Compared to I Never Meant It To Be Like This, you took quite a bit of time writing, recording and perfecting Comfort World. What was the most rewarding thing about the process this time around?
Having the time to really ponder and explore the potential of each song in a studio environment was very special and rare. Chris Walla owns my label, and also has a studio in Seattle, The Hall of Justice. Mike Davis and I were able to sneak time into the studio at very odd times in the week, basically for a few months any moment that someone wasn't on the books for the studio we would be in there experimenting with the songs and playing with every idea we had. We didn't have a dead line, we just wanted to make something we were proud of. Witnessing the songs coming together, from iphone and Garageband demos to fully living ideas was a very surreal experience. I've learned to be a lot more flexible with my approach to a song, and to let the song guide me and take the wheel when it wants to.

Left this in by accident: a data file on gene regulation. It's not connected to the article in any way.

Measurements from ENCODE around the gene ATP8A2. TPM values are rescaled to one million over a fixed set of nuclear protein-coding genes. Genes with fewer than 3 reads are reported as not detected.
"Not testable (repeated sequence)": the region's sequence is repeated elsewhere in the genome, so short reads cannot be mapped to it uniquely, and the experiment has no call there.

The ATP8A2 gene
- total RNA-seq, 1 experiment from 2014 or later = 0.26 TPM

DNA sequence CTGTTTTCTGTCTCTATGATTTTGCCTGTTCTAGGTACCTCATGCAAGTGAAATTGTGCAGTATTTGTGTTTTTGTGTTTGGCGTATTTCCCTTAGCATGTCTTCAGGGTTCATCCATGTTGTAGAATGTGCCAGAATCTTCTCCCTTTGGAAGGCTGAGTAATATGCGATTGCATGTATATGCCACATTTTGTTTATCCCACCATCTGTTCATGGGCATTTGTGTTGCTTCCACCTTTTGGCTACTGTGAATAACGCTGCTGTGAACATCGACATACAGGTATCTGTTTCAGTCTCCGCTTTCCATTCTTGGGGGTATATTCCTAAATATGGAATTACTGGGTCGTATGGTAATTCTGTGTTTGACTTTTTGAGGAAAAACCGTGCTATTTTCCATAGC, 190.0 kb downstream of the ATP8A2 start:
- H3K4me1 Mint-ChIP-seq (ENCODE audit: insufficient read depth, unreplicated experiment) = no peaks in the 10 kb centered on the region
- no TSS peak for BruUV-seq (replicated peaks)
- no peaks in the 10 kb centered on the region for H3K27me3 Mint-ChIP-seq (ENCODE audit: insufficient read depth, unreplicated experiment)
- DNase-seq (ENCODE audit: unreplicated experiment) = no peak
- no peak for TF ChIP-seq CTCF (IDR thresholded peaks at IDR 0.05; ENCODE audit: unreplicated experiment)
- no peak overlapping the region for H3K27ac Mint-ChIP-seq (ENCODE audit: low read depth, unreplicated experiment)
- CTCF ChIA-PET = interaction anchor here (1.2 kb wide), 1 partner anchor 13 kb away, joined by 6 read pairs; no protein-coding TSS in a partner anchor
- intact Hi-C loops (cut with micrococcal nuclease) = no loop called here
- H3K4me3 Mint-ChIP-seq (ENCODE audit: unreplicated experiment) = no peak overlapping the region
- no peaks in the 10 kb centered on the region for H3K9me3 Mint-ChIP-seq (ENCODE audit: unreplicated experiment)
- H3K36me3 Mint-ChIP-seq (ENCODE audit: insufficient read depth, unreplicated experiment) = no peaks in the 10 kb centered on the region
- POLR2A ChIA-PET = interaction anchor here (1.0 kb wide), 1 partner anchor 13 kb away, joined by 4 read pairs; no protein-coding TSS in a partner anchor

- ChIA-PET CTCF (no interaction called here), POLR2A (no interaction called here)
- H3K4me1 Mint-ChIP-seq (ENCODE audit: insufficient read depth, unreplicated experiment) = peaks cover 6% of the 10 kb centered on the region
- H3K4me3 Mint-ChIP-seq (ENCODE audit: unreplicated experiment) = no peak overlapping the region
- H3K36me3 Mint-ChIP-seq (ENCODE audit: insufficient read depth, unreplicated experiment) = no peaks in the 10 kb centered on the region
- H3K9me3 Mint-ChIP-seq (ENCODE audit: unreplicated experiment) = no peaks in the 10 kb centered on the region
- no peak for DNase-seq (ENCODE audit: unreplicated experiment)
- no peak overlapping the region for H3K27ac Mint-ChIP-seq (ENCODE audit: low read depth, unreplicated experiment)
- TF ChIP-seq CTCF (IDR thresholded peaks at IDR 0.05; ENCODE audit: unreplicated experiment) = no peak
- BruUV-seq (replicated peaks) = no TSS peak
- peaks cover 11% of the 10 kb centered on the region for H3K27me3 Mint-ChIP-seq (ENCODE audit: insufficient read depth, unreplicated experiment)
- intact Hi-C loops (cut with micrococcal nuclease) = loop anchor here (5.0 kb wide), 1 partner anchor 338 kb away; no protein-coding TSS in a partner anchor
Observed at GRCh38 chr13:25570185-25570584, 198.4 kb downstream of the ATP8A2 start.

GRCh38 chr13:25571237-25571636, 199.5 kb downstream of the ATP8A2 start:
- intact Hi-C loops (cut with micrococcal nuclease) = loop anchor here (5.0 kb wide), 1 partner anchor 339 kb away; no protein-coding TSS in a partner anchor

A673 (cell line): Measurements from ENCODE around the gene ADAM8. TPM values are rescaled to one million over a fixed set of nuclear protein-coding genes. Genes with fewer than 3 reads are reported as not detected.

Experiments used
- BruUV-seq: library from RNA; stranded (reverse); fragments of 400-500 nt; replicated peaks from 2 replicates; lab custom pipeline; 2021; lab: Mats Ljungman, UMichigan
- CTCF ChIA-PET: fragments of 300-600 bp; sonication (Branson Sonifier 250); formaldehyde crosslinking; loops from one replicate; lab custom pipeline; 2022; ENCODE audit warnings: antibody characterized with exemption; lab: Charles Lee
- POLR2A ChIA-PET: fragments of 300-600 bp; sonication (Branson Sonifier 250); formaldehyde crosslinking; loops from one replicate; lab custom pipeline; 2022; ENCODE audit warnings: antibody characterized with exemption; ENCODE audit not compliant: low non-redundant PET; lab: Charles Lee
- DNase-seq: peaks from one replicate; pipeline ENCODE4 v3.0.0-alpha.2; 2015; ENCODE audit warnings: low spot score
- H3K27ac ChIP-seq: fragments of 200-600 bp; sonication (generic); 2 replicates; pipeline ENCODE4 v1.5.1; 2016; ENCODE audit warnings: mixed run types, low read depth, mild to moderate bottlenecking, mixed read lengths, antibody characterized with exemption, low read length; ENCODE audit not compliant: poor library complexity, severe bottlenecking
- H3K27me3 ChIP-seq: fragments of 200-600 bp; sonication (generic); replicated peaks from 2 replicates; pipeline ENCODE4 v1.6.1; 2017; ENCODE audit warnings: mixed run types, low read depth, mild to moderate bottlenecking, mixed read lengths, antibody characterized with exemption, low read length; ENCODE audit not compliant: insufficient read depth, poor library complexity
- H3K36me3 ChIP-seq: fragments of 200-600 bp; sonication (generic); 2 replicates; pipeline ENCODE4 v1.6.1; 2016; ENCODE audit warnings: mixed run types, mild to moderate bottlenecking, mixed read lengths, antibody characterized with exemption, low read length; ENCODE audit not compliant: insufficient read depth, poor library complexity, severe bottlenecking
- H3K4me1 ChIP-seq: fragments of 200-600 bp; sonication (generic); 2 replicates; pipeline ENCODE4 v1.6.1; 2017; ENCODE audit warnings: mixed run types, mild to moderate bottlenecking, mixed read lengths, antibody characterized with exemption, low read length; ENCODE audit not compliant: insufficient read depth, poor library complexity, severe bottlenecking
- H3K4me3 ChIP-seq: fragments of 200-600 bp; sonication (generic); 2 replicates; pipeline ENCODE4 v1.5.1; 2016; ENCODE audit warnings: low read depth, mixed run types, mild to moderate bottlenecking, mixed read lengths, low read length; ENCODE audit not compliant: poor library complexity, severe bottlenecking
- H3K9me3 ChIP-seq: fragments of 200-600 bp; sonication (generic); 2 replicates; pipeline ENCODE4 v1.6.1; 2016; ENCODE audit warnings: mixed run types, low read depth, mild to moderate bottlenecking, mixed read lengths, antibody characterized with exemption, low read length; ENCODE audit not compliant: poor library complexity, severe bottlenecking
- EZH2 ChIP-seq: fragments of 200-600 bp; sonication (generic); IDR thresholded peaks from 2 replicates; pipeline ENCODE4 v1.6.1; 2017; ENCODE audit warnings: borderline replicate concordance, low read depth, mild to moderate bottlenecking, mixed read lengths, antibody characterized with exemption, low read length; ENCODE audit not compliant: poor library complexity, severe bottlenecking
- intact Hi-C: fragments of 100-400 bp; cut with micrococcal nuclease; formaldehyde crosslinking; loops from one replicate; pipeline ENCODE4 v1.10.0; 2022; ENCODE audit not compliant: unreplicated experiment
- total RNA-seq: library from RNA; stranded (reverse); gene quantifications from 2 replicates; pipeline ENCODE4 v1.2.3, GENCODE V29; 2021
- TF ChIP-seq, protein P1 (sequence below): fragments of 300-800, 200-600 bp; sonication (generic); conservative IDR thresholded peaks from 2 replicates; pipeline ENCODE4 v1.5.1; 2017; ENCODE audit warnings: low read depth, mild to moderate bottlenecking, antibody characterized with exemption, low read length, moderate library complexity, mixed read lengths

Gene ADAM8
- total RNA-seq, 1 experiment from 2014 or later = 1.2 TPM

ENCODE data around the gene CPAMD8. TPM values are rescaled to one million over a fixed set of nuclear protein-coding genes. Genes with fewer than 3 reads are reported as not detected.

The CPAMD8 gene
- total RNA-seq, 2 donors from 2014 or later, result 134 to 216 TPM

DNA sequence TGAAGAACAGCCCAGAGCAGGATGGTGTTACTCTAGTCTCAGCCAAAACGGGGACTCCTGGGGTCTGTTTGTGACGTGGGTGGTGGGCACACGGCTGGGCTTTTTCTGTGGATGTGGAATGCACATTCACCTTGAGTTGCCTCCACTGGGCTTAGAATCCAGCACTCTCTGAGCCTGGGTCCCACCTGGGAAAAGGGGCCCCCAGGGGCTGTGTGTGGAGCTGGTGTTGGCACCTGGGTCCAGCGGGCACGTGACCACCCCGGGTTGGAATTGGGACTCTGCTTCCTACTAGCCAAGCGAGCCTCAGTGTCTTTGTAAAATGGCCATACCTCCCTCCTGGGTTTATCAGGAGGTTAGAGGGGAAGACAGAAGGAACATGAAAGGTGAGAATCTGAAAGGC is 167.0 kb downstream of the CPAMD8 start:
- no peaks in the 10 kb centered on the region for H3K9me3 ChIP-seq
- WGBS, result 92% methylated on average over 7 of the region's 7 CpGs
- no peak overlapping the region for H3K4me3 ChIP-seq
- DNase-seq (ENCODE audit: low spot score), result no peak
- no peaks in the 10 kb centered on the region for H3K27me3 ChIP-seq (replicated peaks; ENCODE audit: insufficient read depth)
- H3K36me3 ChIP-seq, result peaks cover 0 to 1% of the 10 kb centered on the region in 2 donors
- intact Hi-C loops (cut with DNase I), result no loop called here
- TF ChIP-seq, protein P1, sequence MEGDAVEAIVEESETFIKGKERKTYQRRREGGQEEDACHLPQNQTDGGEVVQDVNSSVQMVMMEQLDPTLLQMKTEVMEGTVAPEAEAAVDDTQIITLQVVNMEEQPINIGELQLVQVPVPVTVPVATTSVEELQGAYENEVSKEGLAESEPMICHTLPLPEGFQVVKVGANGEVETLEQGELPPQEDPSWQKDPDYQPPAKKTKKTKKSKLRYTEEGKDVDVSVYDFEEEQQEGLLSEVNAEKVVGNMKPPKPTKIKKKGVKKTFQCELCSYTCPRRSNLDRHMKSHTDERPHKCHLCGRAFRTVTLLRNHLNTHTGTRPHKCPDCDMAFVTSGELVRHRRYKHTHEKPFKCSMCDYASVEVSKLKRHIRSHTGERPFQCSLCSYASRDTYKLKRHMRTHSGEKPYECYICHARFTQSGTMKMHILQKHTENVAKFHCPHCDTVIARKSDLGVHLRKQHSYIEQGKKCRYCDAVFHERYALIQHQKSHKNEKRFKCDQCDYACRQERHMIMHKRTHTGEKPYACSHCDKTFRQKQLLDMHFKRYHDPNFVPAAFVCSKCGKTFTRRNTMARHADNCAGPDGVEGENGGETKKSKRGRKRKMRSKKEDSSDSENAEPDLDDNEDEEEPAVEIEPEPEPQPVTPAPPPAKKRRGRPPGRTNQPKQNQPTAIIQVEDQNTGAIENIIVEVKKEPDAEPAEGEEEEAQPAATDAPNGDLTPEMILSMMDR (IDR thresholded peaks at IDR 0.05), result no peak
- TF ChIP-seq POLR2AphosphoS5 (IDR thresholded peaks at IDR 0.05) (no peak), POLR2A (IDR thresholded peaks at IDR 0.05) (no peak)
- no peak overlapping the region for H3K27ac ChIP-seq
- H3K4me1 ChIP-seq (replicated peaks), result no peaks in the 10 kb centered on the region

Were there any important stories you wanted to tell with the album or any messages you wanted to get across?
I'm always writing the songs that I need to hear. When I'm sad or heartbroken, I'm writing a song about moving on and becoming a stronger person. When I'm depressed, I'm writing songs about pushing through and finding the support in places I'd least expect it. When I'm being hard on myself I write about that feeling and sing my way out of it. When I'm in a dark hole, I feel like describing it somehow makes it better, automatically. It's like turning on a light switch. I can't describe a hole without also describing the light pouring in from the opening above my head... I try to focus on the light in my songs, a map on how to find it. I hope people can hear that.